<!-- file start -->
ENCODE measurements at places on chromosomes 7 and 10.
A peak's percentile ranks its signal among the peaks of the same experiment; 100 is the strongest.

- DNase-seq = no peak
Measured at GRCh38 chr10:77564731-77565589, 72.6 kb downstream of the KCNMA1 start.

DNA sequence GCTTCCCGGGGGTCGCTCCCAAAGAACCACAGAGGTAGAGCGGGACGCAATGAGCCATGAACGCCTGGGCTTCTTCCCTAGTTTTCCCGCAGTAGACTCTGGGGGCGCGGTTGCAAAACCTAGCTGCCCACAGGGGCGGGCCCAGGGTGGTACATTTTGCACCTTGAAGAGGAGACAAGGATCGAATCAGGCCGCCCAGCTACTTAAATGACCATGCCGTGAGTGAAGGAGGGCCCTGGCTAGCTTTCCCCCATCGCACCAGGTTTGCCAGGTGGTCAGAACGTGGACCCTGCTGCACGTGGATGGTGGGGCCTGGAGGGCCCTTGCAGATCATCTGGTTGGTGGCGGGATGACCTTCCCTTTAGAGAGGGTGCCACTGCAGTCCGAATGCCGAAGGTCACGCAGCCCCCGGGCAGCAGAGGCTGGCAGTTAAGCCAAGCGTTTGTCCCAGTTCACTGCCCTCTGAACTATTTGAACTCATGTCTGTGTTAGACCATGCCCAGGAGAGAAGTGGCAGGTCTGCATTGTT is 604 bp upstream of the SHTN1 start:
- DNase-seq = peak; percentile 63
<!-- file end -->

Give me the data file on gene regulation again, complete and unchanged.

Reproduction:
ENCODE measurements at places on chromosomes 7 and 10.
A peak's percentile ranks its signal among the peaks of the same experiment; 100 is the strongest.

- DNase-seq = no peak
Measured at GRCh38 chr10:77564731-77565589, 72.6 kb downstream of the KCNMA1 start.

DNA sequence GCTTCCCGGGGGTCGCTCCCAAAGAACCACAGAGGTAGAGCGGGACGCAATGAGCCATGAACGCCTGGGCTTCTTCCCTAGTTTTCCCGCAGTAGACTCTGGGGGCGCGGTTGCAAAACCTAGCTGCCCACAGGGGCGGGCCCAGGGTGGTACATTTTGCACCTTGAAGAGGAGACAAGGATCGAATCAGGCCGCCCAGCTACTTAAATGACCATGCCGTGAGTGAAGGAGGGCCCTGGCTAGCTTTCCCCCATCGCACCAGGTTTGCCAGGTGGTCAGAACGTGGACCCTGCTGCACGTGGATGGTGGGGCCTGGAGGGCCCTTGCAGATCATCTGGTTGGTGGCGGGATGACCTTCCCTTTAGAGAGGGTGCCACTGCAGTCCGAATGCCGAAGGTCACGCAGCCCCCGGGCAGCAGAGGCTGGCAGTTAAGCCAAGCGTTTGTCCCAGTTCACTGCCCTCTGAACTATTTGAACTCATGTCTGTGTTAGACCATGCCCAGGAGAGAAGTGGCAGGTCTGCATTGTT is 604 bp upstream of the SHTN1 start:
- DNase-seq = peak; percentile 63